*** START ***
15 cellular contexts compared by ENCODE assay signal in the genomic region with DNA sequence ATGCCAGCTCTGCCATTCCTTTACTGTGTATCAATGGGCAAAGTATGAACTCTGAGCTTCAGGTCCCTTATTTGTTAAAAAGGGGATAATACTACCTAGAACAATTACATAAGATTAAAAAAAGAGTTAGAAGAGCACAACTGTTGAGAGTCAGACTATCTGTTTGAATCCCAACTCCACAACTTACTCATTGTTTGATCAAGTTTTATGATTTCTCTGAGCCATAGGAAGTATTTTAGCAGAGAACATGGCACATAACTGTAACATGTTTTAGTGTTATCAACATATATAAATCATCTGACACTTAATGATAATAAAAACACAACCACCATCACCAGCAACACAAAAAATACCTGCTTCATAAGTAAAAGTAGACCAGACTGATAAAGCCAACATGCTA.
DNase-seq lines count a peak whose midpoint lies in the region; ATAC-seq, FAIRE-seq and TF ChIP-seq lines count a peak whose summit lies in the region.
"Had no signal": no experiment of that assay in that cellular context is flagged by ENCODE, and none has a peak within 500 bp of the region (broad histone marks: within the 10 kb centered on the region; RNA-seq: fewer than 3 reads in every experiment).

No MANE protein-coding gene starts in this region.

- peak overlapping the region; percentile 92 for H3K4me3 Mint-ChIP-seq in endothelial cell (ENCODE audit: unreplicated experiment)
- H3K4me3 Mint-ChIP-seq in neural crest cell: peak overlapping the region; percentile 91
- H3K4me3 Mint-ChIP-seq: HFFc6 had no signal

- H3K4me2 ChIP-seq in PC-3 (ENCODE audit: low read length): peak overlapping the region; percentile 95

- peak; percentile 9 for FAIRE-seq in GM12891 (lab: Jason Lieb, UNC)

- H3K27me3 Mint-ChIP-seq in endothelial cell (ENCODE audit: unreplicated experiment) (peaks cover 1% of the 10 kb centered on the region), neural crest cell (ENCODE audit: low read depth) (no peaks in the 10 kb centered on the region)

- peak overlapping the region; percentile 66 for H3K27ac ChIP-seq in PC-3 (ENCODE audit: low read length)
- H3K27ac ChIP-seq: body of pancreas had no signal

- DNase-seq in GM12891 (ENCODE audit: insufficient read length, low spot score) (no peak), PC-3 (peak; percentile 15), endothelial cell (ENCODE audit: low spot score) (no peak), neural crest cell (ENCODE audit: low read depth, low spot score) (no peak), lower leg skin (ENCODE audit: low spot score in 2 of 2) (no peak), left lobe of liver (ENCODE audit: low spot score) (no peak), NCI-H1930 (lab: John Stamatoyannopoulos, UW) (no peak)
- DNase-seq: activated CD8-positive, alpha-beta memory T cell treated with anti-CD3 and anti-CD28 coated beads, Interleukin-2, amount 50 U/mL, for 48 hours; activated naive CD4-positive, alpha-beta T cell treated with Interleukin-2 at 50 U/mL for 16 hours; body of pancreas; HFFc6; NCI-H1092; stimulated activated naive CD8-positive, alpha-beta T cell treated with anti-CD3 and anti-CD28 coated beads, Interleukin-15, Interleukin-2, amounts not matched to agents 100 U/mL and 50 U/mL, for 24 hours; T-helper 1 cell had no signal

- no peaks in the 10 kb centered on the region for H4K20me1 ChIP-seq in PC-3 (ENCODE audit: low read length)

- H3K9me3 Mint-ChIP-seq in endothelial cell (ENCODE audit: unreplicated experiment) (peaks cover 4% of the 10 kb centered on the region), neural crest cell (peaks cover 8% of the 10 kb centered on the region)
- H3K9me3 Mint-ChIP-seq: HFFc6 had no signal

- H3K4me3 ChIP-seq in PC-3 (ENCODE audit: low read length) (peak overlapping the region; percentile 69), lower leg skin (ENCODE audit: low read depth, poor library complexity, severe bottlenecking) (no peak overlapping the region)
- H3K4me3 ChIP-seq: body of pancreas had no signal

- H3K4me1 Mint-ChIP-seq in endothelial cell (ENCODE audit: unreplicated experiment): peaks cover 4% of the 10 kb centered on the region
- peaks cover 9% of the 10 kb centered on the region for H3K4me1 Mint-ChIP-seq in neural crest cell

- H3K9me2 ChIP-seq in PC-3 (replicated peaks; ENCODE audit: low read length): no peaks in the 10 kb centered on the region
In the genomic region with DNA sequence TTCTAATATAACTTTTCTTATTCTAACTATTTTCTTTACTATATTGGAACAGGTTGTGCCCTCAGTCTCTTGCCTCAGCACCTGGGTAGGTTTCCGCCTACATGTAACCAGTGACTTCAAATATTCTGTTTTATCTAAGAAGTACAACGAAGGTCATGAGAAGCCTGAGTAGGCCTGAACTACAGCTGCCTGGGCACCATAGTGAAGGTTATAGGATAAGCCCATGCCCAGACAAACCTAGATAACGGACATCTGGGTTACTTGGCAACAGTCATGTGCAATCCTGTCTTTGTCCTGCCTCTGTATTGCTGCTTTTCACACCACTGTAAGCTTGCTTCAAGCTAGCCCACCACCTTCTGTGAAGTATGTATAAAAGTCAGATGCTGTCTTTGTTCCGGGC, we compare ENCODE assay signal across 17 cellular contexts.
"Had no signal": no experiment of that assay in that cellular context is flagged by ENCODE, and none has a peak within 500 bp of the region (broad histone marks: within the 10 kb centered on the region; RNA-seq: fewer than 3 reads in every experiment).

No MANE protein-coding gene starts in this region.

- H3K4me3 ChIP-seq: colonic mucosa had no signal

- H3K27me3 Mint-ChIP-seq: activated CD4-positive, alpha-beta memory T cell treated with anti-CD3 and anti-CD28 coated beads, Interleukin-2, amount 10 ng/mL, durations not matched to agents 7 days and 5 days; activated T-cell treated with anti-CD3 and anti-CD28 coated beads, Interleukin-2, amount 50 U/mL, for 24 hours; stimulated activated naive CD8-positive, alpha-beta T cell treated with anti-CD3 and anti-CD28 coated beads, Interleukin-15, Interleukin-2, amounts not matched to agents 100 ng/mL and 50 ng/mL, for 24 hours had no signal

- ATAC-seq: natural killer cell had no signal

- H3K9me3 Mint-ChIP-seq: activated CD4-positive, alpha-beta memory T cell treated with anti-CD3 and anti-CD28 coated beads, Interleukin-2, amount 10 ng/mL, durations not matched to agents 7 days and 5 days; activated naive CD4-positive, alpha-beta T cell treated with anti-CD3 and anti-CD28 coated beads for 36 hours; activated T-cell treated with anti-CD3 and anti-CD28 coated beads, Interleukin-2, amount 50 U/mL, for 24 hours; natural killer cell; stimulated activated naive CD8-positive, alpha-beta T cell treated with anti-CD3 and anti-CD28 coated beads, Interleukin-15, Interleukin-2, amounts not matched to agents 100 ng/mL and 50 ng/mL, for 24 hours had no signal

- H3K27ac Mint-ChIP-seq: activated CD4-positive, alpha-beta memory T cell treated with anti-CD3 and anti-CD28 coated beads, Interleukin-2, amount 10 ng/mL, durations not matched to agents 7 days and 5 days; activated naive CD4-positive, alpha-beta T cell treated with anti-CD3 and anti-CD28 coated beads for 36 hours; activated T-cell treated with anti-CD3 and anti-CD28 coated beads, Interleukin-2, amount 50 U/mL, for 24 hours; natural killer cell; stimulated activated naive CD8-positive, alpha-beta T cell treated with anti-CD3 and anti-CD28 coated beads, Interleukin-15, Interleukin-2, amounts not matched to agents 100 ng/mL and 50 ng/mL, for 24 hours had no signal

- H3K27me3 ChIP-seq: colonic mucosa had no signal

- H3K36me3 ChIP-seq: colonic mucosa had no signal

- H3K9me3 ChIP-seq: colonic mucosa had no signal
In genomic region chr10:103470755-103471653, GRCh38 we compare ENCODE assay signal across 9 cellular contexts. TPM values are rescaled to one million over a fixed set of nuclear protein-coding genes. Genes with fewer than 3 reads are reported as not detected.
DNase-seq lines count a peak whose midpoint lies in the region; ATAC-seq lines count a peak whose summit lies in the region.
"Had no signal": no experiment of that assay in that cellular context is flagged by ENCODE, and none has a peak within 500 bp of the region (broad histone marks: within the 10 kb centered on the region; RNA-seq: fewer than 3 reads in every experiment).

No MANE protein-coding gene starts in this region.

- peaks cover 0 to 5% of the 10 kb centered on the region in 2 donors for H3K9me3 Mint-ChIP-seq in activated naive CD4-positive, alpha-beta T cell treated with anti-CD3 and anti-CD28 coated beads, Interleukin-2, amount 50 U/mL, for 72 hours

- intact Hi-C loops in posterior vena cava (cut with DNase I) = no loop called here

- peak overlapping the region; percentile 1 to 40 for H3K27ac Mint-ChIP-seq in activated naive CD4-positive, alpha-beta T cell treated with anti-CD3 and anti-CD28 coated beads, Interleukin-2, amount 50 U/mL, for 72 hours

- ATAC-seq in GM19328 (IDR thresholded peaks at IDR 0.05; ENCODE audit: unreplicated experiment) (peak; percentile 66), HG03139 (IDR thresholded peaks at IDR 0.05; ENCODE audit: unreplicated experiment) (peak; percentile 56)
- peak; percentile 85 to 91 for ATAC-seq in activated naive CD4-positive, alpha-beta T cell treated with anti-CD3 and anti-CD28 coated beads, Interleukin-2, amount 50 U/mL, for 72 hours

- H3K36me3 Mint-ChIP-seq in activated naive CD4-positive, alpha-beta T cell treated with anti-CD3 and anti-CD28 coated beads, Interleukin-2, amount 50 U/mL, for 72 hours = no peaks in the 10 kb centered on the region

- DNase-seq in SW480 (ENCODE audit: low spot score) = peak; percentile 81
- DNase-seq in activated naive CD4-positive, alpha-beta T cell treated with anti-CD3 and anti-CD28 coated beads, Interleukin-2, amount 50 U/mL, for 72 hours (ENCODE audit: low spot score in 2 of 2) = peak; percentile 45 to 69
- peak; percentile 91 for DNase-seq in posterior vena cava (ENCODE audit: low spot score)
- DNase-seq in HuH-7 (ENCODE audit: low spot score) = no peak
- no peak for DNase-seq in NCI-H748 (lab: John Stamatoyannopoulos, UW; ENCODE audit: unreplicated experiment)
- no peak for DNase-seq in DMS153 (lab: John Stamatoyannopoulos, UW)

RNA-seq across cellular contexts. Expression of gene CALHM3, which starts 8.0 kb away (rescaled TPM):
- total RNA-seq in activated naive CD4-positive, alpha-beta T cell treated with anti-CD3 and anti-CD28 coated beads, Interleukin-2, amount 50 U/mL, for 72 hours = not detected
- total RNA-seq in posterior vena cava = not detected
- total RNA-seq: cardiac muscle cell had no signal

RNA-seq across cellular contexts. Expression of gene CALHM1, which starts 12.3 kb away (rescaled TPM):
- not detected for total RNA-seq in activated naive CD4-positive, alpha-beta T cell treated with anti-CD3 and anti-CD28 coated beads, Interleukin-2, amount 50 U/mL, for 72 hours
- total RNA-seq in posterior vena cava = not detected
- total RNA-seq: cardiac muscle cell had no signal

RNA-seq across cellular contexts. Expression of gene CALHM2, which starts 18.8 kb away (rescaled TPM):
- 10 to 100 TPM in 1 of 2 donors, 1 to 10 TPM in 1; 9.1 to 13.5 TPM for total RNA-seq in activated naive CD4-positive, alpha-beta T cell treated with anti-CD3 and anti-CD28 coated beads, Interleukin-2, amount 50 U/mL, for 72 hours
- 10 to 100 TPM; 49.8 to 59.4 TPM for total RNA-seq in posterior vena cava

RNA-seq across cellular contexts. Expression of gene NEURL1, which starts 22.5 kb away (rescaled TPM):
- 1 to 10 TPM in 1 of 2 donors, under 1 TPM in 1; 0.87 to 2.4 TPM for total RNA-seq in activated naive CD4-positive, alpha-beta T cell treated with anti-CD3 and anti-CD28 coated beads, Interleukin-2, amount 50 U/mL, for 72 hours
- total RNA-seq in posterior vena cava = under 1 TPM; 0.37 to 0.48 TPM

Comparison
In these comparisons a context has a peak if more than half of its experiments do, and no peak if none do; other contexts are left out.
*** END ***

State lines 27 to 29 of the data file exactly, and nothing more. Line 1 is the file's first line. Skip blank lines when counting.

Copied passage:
- H3K27me3 Mint-ChIP-seq: activated CD4-positive, alpha-beta memory T cell treated with anti-CD3 and anti-CD28 coated beads, Interleukin-2, amount 10 ng/mL, durations not matched to agents 7 days and 5 days; activated T-cell treated with anti-CD3 and anti-CD28 coated beads, Interleukin-2, amount 50 U/mL, for 24 hours; stimulated activated naive CD8-positive, alpha-beta T cell treated with anti-CD3 and anti-CD28 coated beads, Interleukin-15, Interleukin-2, amounts not matched to agents 100 ng/mL and 50 ng/mL, for 24 hours had no signal

- ATAC-seq: natural killer cell had no signal

- H3K9me3 Mint-ChIP-seq: activated CD4-positive, alpha-beta memory T cell treated with anti-CD3 and anti-CD28 coated beads, Interleukin-2, amount 10 ng/mL, durations not matched to agents 7 days and 5 days; activated naive CD4-positive, alpha-beta T cell treated with anti-CD3 and anti-CD28 coated beads for 36 hours; activated T-cell treated with anti-CD3 and anti-CD28 coated beads, Interleukin-2, amount 50 U/mL, for 24 hours; natural killer cell; stimulated activated naive CD8-positive, alpha-beta T cell treated with anti-CD3 and anti-CD28 coated beads, Interleukin-15, Interleukin-2, amounts not matched to agents 100 ng/mL and 50 ng/mL, for 24 hours had no signal